Sharing where blood donations go encourages repeat donors, according to Penn State researcher
Sharing where blood donations go and when they’re used could encourage blood donors to give again, according to recent research co-authored by a Penn State professor. The study was recently published in the Journal of Science Research.
Karen Winterich is a sustainability and marketing professor at Penn State’s Smeal College of Business. She and other researchers worked with the Austrian and German Red Crosses to test blood use notifications by text and mailed letters.
“And what we found is largely that [there is] about [a] 10-to-12% boost in repeat donation when you don't just thank them, but you thank them and tell them where the blood was used, when the blood was used,” Winterich said.
Winterich said it’s important for people who are eligible to give blood to do so repeatedly.
“And that's why we think this research is impactful, because it says ‘How do you get those people that you got in the door one time, how do you get them to come back and donate again, if they just come in and donate once?’” Winterich said. “And then they hear nothing about how their blood was used, they might not feel very compelled to come back, give their time and their blood again.”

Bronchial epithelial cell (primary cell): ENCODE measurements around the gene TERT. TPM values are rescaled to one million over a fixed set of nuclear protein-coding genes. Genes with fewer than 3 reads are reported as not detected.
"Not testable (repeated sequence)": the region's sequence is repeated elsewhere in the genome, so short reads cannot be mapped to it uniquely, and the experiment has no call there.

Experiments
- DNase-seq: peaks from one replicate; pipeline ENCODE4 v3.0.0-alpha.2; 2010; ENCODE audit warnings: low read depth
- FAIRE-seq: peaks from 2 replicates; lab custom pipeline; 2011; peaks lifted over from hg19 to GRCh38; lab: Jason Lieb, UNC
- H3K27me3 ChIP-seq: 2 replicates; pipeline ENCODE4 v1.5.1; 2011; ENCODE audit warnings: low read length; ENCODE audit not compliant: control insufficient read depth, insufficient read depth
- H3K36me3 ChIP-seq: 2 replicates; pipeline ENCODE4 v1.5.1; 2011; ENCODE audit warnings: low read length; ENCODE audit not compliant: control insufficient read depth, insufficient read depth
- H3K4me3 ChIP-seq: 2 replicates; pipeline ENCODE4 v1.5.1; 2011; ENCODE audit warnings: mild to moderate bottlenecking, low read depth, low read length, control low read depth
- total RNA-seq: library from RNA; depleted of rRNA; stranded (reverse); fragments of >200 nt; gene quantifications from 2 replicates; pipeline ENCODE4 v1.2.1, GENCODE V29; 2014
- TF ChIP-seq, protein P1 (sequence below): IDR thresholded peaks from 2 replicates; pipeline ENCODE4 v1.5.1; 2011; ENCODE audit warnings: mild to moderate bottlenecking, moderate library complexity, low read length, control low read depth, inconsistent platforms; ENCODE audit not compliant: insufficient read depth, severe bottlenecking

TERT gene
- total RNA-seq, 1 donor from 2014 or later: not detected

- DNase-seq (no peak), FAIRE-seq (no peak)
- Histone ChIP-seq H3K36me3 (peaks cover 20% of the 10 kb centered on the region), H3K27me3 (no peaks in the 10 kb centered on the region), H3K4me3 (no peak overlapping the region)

Winterich said the organizations did not share the name of the person receiving the blood, only information about the hospital and the date it was used.
On the other hand, she said giving those details right before the next time someone was eligible to give blood discouraged donations. She believes donors then saw the information as a tactic.
“You can't just use this information to try to manipulate or persuade them. It's more about being genuine and communication about how the blood is used at the time it happens,” Winterich said.
Besides encouraging repeat blood donors, Winterich says these findings could be used by nonprofits to encourage repeat financial donors.
On Monday, the American Red Cross declared an emergency blood shortage as the number of donors hit a 20-year-low. The American Red Cross does tell donors about when and where their blood donations are used in its mobile app.
Copyright 2024 WPSU. To see more, visit WPSU.